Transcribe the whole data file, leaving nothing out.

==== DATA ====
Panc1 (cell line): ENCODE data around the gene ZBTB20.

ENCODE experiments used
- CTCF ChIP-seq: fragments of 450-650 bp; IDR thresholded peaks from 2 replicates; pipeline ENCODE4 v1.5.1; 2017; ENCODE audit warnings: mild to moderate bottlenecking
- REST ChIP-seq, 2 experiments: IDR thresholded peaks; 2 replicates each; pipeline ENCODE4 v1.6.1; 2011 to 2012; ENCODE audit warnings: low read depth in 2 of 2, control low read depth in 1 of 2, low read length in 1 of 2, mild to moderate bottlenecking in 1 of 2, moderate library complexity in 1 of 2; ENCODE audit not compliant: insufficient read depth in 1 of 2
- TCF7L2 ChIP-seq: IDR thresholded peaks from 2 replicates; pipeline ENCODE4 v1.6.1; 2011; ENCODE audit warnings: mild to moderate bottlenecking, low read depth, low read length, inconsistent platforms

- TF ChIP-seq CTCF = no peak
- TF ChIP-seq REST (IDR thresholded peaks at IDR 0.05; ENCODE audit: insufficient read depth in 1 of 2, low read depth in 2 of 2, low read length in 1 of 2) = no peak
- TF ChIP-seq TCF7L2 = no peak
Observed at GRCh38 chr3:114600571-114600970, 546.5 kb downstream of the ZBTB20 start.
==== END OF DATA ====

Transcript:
Panc1 (cell line): ENCODE data around the gene ZBTB20.

ENCODE experiments used
- CTCF ChIP-seq: fragments of 450-650 bp; IDR thresholded peaks from 2 replicates; pipeline ENCODE4 v1.5.1; 2017; ENCODE audit warnings: mild to moderate bottlenecking
- REST ChIP-seq, 2 experiments: IDR thresholded peaks; 2 replicates each; pipeline ENCODE4 v1.6.1; 2011 to 2012; ENCODE audit warnings: low read depth in 2 of 2, control low read depth in 1 of 2, low read length in 1 of 2, mild to moderate bottlenecking in 1 of 2, moderate library complexity in 1 of 2; ENCODE audit not compliant: insufficient read depth in 1 of 2
- TCF7L2 ChIP-seq: IDR thresholded peaks from 2 replicates; pipeline ENCODE4 v1.6.1; 2011; ENCODE audit warnings: mild to moderate bottlenecking, low read depth, low read length, inconsistent platforms

- TF ChIP-seq CTCF = no peak
- TF ChIP-seq REST (IDR thresholded peaks at IDR 0.05; ENCODE audit: insufficient read depth in 1 of 2, low read depth in 2 of 2, low read length in 1 of 2) = no peak
- TF ChIP-seq TCF7L2 = no peak
Observed at GRCh38 chr3:114600571-114600970, 546.5 kb downstream of the ZBTB20 start.